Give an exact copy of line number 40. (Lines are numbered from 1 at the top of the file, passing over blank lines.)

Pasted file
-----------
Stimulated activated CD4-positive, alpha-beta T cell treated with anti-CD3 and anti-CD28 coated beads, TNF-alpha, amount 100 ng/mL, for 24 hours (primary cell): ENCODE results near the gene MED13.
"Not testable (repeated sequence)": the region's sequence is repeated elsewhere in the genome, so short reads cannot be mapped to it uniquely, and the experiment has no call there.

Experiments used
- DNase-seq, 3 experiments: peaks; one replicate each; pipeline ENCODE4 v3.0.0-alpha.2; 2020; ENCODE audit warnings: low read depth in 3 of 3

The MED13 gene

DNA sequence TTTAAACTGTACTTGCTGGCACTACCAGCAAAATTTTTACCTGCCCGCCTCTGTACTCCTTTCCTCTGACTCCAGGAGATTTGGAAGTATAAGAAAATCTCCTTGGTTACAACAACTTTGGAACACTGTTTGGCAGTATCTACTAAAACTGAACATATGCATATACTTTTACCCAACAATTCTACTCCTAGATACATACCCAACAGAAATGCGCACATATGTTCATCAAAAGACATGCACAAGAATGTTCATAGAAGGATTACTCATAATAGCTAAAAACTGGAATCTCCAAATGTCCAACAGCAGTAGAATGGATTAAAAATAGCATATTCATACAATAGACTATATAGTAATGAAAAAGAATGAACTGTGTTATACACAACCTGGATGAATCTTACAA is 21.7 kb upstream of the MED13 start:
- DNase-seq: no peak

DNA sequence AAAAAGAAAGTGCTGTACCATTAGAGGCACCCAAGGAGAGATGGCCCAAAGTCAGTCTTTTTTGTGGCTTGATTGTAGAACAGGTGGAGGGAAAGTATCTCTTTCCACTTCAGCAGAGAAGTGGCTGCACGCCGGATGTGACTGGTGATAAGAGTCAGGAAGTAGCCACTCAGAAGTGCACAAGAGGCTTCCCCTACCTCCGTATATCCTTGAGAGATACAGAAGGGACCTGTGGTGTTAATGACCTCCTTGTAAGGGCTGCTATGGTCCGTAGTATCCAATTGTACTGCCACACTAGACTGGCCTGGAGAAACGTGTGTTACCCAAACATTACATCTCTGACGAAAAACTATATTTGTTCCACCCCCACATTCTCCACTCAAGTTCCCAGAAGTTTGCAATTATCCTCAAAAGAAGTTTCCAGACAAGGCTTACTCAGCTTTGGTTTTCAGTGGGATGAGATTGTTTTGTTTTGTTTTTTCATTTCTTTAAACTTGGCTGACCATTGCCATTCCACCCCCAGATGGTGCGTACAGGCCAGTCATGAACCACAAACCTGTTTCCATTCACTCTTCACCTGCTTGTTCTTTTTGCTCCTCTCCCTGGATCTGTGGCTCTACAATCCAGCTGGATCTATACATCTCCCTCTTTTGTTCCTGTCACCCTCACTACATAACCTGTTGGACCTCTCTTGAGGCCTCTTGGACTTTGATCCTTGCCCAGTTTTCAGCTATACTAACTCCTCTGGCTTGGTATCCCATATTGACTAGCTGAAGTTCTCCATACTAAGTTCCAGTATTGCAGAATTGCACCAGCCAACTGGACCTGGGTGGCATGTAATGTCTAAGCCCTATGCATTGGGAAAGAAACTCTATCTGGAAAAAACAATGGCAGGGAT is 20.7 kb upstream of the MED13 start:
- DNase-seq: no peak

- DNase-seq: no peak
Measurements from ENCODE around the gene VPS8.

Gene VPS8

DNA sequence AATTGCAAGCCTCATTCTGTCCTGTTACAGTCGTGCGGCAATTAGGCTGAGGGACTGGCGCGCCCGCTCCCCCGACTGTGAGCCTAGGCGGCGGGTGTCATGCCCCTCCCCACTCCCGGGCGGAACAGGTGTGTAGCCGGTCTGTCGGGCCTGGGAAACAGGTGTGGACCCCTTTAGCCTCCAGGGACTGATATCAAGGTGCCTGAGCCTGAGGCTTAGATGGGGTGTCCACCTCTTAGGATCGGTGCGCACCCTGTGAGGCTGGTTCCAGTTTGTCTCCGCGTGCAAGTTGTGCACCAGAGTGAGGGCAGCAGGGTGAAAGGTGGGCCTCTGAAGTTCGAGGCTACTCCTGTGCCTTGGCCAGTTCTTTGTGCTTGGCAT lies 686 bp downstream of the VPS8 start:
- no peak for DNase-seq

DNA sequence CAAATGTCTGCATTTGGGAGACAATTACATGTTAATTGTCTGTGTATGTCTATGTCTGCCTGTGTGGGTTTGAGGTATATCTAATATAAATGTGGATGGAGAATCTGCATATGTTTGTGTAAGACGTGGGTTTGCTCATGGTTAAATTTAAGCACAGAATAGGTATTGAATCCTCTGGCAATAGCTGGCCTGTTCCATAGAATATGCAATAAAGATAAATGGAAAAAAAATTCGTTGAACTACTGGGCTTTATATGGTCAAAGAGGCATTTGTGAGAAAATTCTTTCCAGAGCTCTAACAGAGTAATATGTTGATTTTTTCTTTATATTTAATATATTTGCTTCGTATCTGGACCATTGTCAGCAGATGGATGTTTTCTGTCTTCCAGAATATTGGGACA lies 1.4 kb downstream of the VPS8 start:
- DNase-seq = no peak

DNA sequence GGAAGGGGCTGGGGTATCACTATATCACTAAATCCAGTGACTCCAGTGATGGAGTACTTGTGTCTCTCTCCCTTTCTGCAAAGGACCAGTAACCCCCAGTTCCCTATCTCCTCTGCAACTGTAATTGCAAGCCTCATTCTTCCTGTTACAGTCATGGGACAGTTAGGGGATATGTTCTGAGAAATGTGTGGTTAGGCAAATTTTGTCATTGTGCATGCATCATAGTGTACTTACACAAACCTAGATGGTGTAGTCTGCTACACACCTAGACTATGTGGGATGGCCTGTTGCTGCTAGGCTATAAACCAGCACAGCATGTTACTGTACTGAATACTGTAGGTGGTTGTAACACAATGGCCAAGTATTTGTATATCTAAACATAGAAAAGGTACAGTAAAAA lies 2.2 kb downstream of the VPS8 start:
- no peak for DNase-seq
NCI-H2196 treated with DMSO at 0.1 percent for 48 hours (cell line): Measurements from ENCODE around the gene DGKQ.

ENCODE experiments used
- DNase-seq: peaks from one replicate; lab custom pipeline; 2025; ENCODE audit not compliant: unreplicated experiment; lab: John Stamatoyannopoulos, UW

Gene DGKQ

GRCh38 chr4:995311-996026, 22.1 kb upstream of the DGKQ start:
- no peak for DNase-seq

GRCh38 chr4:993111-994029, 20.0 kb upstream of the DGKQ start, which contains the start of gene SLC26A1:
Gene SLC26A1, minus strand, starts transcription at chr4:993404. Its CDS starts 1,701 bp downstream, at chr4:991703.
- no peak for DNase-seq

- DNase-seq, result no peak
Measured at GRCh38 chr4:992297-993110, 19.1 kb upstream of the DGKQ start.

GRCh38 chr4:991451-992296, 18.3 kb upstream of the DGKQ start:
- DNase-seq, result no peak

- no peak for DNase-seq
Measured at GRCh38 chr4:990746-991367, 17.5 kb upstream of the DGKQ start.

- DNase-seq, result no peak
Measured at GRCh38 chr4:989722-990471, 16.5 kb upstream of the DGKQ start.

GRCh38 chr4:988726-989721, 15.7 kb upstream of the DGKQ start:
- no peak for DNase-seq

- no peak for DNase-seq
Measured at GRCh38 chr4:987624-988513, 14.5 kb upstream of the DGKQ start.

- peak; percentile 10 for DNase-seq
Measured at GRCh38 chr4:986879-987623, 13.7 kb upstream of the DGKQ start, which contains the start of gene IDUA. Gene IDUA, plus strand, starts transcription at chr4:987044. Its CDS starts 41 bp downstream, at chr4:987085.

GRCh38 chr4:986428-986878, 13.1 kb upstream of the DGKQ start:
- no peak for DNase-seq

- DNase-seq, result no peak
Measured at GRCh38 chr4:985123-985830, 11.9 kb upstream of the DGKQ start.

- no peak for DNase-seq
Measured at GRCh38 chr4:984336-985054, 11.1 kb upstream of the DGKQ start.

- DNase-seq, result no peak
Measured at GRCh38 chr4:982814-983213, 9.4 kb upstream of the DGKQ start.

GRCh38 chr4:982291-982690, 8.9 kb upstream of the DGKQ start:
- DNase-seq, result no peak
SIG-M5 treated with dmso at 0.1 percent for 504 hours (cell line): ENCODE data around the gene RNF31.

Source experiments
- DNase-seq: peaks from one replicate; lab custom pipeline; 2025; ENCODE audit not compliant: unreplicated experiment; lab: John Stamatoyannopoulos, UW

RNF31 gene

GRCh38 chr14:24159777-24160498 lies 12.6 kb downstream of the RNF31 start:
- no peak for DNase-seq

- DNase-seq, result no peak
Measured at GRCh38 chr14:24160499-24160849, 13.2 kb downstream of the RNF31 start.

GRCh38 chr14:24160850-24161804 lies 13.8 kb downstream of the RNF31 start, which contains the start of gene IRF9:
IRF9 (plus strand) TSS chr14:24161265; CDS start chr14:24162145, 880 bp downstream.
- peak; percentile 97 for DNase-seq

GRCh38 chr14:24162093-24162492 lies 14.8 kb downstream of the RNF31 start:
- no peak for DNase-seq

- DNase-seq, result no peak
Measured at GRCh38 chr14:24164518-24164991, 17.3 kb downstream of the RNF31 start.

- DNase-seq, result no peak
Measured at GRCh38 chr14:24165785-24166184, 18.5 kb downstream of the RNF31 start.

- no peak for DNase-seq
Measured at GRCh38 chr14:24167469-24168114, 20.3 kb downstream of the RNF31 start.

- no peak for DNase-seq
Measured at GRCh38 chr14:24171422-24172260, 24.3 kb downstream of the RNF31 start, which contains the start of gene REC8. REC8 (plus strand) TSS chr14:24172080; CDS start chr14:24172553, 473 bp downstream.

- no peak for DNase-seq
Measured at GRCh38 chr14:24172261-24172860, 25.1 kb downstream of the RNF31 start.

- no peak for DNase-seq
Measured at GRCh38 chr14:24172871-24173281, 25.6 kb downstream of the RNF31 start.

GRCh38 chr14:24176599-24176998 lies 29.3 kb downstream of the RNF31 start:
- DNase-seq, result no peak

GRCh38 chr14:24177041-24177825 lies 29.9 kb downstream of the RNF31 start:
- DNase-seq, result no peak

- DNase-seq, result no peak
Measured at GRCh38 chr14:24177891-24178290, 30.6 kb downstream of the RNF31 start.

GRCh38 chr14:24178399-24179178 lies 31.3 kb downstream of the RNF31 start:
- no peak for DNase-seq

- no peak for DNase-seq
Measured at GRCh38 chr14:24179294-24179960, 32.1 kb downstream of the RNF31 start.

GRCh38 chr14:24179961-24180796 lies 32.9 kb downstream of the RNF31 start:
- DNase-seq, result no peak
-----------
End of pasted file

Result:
- peak; percentile 10 for DNase-seq